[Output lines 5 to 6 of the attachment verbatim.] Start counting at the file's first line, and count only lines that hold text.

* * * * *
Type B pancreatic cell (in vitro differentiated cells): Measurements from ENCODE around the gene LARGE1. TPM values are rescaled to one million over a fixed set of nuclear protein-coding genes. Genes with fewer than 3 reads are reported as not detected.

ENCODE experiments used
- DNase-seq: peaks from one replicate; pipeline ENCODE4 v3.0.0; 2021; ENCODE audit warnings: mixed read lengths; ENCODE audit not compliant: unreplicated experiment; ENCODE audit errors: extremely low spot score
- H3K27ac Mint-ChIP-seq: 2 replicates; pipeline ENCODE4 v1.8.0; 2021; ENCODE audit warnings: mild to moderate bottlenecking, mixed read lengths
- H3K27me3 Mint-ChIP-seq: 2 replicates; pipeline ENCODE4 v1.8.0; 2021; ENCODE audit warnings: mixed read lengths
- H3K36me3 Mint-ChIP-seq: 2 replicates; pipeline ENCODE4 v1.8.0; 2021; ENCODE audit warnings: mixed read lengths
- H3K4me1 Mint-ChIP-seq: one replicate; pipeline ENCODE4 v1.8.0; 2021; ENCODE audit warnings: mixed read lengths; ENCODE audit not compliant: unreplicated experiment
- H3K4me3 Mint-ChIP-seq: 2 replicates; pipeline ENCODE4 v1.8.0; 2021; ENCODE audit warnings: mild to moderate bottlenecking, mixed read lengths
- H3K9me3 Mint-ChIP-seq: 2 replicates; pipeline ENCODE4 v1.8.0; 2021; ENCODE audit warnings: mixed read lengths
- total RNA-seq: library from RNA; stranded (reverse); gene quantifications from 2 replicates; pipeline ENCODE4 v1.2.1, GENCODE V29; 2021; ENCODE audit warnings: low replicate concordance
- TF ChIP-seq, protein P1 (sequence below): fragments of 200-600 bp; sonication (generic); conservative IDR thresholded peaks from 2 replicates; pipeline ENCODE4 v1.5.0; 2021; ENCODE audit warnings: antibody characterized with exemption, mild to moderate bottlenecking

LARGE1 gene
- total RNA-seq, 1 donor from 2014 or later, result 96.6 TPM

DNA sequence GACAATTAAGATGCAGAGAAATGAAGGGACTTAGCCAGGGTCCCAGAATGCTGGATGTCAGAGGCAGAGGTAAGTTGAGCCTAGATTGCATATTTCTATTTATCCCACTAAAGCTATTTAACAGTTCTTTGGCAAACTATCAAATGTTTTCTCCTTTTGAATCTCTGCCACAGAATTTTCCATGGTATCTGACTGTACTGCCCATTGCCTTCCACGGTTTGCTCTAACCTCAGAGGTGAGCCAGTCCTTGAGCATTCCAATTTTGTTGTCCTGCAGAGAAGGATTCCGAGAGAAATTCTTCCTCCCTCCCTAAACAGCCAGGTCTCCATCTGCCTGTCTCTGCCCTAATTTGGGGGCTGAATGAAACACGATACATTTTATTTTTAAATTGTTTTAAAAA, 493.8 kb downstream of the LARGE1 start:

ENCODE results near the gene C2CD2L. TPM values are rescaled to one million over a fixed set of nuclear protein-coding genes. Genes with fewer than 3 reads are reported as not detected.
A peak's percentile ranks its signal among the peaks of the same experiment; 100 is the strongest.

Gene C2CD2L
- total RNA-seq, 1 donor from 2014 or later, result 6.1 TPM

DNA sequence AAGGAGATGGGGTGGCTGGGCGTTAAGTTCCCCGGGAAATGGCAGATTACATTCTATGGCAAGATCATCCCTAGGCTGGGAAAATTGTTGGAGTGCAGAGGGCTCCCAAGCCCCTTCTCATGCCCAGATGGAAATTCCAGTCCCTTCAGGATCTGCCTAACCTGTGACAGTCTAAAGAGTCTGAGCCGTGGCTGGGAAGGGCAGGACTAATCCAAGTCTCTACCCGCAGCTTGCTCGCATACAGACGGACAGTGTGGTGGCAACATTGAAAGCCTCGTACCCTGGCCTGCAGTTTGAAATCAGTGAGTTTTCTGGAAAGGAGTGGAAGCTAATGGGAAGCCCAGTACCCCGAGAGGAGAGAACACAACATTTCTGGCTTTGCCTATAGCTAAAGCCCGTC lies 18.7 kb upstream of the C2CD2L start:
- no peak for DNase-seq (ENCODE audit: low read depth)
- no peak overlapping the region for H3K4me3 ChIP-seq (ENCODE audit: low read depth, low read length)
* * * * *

- H3K27me3 Mint-ChIP-seq: 2 replicates; pipeline ENCODE4 v1.8.0; 2021; ENCODE audit warnings: mixed read lengths
- H3K36me3 Mint-ChIP-seq: 2 replicates; pipeline ENCODE4 v1.8.0; 2021; ENCODE audit warnings: mixed read lengths